Deciding When Not to Treat Our Child With a Degenerative Disease
In most areas of my life, I prefer to regret something I have done rather than regret something I haven’t done. But when it comes to my 6-year-old son with Menkes disease, this — like so many issues — doesn’t fit the norm. When you face a degenerative disorder in your child, a lot of measures get turned on their heads. The expectation can’t always be to make things better since we know the longterm path involves things getting worse. Things are going to stop working as they should. So how do we decide which of those things are preventable or can be stalled, and which medical interventions are not worth the risks?
Recently the problems with Lucas’s hips and spine went from minor to severe. The hip that would chronically dislocate was now permanently dislocated, and the previously normal hip was chronically popping out of place. His spine curvature had greatly increased, and we began to fear his positioning due to a question-mark-shaped spine might compress his internal organs.
Two surgeries were recommended: one for the hip(s) and then later for the spine.
Most parents think they’d do anything to help their child. My wife and I think so, too. But we had a gut feeling that maybe the treatment would be worse than the problem it would fix.
We think Lucas has a diminished sense of pain; he rarely complains from any discomfort. Maybe his nerve receptors are under-developed along with his brain, muscles and bones. (If so, what a welcome silver lining to this horrible disorder.) So his hip, despite being visibly “wrong,” wasn’t uncomfortable to him. He doesn’t walk, or sit unassisted, so he doesn’t absolutely need the hip to function normally. As for the spine issues, we checked in with his specialists and each told us that so far, it wasn’t impacting the function of his organs. The curve happens low on his spine, so his lungs, bladder and kidney are all so far so good.
If Lucas was constantly crying out in pain, we might have rushed him into surgery. But the surgery recovery can be long for patients in normal health. Lucas tends to recover three times more slowly than normal. For a child expected to have a short life, did we want him to have several months of it spent in hospitals?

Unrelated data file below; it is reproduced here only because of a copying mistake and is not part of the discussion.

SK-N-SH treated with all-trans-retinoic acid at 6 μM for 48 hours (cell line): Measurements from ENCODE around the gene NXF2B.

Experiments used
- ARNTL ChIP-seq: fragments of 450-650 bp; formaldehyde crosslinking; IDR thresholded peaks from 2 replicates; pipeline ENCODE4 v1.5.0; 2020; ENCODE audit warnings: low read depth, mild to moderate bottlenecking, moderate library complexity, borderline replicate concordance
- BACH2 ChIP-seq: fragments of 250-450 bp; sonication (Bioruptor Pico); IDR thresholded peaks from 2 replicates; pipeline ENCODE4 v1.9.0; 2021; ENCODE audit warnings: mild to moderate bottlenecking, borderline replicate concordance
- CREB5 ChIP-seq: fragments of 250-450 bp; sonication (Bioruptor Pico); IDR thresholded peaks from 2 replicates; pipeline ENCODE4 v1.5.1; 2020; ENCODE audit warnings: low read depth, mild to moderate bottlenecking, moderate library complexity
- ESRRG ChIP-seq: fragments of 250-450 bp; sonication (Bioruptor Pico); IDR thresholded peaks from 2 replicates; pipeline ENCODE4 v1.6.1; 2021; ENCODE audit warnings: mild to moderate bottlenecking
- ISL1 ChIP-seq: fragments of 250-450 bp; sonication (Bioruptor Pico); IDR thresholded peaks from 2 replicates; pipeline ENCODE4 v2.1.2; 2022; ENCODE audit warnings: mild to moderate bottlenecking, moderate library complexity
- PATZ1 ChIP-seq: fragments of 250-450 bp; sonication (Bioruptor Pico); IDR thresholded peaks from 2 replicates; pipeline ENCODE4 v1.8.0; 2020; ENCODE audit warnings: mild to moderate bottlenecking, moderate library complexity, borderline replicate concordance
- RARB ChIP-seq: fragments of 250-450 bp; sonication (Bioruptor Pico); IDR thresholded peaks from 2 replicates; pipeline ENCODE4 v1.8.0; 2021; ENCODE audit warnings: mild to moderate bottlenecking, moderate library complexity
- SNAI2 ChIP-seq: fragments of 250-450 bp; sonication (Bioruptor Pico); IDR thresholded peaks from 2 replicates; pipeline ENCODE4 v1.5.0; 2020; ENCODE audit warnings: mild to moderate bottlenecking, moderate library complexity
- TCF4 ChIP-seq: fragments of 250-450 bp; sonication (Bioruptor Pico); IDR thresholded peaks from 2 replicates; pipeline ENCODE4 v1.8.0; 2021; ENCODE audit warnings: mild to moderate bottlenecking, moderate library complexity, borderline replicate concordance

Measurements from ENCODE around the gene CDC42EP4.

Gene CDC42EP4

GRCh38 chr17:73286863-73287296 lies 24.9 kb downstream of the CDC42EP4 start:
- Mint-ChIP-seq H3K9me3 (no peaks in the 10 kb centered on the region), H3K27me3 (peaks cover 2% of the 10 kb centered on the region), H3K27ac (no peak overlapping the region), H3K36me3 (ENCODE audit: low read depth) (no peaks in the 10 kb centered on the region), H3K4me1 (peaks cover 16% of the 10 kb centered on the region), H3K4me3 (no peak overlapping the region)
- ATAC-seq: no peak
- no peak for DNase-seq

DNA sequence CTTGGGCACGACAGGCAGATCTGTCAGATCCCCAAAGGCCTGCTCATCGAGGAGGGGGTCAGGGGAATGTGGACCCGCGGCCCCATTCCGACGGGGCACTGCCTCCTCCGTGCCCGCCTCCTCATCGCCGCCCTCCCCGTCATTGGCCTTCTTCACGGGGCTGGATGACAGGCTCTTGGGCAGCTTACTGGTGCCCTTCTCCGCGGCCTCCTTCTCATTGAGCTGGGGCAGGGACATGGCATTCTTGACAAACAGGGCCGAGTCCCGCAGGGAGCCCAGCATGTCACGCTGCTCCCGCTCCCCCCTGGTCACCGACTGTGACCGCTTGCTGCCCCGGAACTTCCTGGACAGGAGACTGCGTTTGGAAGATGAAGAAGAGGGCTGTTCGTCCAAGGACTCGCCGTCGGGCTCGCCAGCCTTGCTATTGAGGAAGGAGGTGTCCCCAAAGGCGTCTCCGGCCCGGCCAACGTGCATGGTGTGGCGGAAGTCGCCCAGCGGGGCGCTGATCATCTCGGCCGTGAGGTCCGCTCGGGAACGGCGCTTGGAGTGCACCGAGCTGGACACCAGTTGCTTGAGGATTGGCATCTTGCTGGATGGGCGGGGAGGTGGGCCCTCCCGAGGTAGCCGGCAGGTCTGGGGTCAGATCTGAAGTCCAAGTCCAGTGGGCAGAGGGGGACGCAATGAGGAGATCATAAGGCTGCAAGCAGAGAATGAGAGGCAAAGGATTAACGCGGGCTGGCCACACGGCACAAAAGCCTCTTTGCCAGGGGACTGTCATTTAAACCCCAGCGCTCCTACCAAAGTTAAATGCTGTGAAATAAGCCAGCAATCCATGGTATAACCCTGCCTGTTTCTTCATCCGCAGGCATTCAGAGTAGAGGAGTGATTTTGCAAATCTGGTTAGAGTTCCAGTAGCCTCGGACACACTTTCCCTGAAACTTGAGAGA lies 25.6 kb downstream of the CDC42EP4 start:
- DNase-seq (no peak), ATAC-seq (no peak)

Add in the risks of any surgery — maybe it goes badly, maybe an infection sets in — and we were not just afraid to move ahead but also questioned the value of these interventions. We didn’t want to kid ourselves either. Would we stick our heads in the sand and hope for the best despite being told things would get worse? But by now, we take it as given that some things will eventually get worse. Should we fight to stave off all of them?
We did not decide this lightly. We switched our insurance so that we could visit other doctors at a different hospital for additional opinions. We drove hours and spent nights away from home to make those appointments. Some doctors said yes, some said no to surgery. Many more remained neutral, reminding us it was our decision.
Lucas can’t talk, so he can’t tell us his choice with words.
What haunted us (and still does): would we kick ourselves more if we did nothing and eventually saw things get worse, or if we did the surgeries and things got suddenly worse?
We have been extremely fortunate that for nearly two years, Lucas has been in great spirits and good health (his version of good health). He’s had nothing worse than common colds and flus to contend with if you discount the hip issue. Hospitalizing him, with risks of aspiration or ending up with a tracheotomy, seemed so much harder a decision given how happy he’s been lately. I began to imagine an outcome where we’d trade a bad hip he didn’t really need for a bad windpipe he really does need. If fixing the hip left him with a trach, was that a good trade-off? Was that progress toward a healthier boy? Never mind that the day will likely come that Lucas does need a tracheotomy; I just didn’t want to cause that day to be tomorrow.
We wrestled the pro and cons back and forth for several months, gathering more medical advice along the way. Eventually we both found some peace in the decision that doing less would help him more. Early on after his diagnosis, my wife and I decided we wanted greater quality of life for Lucas, not necessarily greater duration of life. We also told ourselves “no extreme measures.” The catch there is that those measures creep up incrementally and don’t often seem extreme in the moment. Sure enough doctors tell us this surgery is a risk but not an extreme measure; they do it all the time on kids more fragile than Lucas, too. I believe that. But “extreme” is still subjective. A day may come when we face more pain for Lucas and regret not intervening earlier. Maybe by then it will be too late to attempt some of the options for treatment we have now.
Deciding not to “help” our son has tormented and terrified us. But watching him live each day pain-free and happy, we can’t take the chance of changing that. Not today anyway. As always we’ll face tomorrow, tomorrow.